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Historique accès ARV Génériques Recommandations OMS Discussions Cours IMEA/Fournier 19/11/2006Dr Roland Landman.

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Presentation on theme: "Historique accès ARV Génériques Recommandations OMS Discussions Cours IMEA/Fournier 19/11/2006Dr Roland Landman."— Presentation transcript:

1 Historique accès ARV Génériques Recommandations OMS Discussions Cours IMEA/Fournier 19/11/2006Dr Roland Landman

2 Access to ARV in developing countries: pieces of History (1) 1981: First AIDS cases reported 1984: HIV discovery 1987: AZT licensed 1990: 80 % reduction of MTC transmission with AZT during pregnancy + labor (IV) + 6-week newborn regimen 1992: Superiority of Double Therapy vs Monotherapy 1996: First HAART regimen (triple therapy including protase inhibitor) 1997-1998: Major impact of HAART on AIDS morbidity & mortality

3 Access to ARV in developing countries: pieces of History (2) 1993: Thailand starts producing AZT generics without publicizing 1996: First mobilization for drug access to developing countries. Gay community claims for ARV in Brazil. 1997: African AIDS conference (Abidjan), « Patients are in South, Drugs are in North » 1998: « Bridging the Gap » (International AIDS Conf, Geneva) 1998: Brazil starts producing generics 1998: Sénégal launches National Access to Antiretrovirals; WHO creates with 5 companies the « Access program » with cut prices. 1999: Activists and NGO claim access to ARV at WTO meeting (Seattle)

4 Access to ARV in developing countries: pieces of History (3) 1999: Activists and NGO claim access to ARV at WTO meeting (Seattle). GSK cuts AZT prices for MTC prevention. 2000: G8 commits to facilitate ARV access to developing countries 2000-2001: Major decrease of drug prices Brazil offers to sell generics (« mandatory license ») Cipla (India) offers triple therapy for $ 600/year instead of $ 600/month Accelerated Initiaitive Access (UNAIDS) 2001: Pretoria trails: 39 Drug Companies withdraw prosecution against developing countries govt 2001: UN launches « Global Fund against AIDS, malaria & TB » 2003: US pdt announces $ 15 billions against AIDS, malaria, TB











15 TB/MALARIA/HIV Global Fund





20 Why we want to introduce ARV in developing countries : a biosocial analysis (P. Farmer, 2002) VBecause they are effective and will reduce suffering, mortality, HIV transmission ? VBecause the transnational « outcome gap » is growing VBecause HIV prevention may be re-enforced by attending to each of the above VBecause they are demanded by those most affected by HIV

21 Reasons to treat AIDS in Africa (1) Important component of a strategy to support people living with HIV and AIDS as well as preventing transmission of infection People may be more willing to undergo voluntary counselling and testing People may be more willing to disclose their HIV status if there is a possibility of getting effective treatment

22 Reasons to treat AIDS in Africa (2) By reducing viral load, ARVs might also reduce the risk of sexual transmission Sick people will be able to return to work. Parents will stay alive longer, thus delaying the time when children become orphans The rate of mother-to-child-transmission will be reduced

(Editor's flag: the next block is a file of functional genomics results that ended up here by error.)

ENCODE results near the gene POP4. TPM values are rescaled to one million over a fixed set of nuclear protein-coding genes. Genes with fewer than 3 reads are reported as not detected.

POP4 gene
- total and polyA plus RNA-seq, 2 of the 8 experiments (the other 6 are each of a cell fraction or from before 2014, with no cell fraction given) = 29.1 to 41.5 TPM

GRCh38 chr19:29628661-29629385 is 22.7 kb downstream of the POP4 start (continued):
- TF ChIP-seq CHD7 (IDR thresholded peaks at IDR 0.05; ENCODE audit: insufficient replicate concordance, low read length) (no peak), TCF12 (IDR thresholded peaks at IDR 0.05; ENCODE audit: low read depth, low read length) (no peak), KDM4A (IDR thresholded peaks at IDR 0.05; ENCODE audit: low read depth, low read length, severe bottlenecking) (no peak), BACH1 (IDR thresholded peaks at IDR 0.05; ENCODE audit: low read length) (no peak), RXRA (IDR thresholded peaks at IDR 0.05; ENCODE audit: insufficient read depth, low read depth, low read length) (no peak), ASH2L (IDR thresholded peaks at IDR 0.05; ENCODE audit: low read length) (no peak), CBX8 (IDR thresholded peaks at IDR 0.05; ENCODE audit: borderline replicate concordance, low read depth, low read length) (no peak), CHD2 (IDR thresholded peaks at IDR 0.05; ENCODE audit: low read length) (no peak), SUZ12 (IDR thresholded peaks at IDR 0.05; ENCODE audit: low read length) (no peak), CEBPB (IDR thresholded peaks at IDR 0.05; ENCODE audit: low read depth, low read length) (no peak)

23 POPULATION OBJECTIVES OF ARV DRUG THERAPY PROGRAMS Objective 1: Maintaining Economic Stability Objective 2: Achieving Distributive Justice Objective 3: Curbing the HIV Epidemic Objective 4: Reducing Morbidity and Mortality Desvarieux et al. July 2005, Vol 95, No. 7 | American Journal of Public Health

24 Basic minimum package for HIV in endemic settings Agressive AIDS prevention programmes, including barrier methods Social assistance to HIV-affected families, including orphans Maternal-child transmission package (including milk supplements) Diagnosis, treatment and prevention of opportunistic infections and sexually transmitted diseases Post-exposure prophylaxis for rape and professional accidents HAART

25 Five key-elements for antiretroviral policy package Harries AD et al Lancet 358, August 2001 1-Government commitment 2-Case detection through passive case finding 3-Standardized antiretroviral regimens 4-Establishment of a regular drug supply 5-Establishment and maintenance of a monitoring system

26 Aim: scaling up Integration with the national tuberculosis control programme Package of care -Voluntary conselling and testing -Psychological support -Palliative care -Home based care -Essential drugs for the treatment and prevention of opportunistic infections and STD -Nutritional support Government commitment

27 ARV in developing countries: main issues Comprehensive programme re-enforcing prevention & VCT MTCT prevention programme Define eligibility criteria in the context of limited ressources Ensure drug supplying and quality control Define monitoring criteria: tolerance/efficacy


29 Estimated Number of HIV Infected Adults in Brazil in the Year 2000 Word Bank Projection (1992) Brazilian MOH Estimate (2000) 0 200 400 600 800 1000 1200 1400 Thousands 1,200,000 600,000 MOH, 2002 50%

30 Historique accès ARV Génériques Recommandations OMS Discussions







37 Historique accès ARV Génériques Recommandations OMS Discussions


39 years 4 8 HIV RNA / ml Immune responses against HIV Ab, HIV killer cellsCD4 anti-VIH HAART HAART limitations: lack of immune restoration against HIV HIV rebound when stopping HAART Total CD4 Stop HIV RNA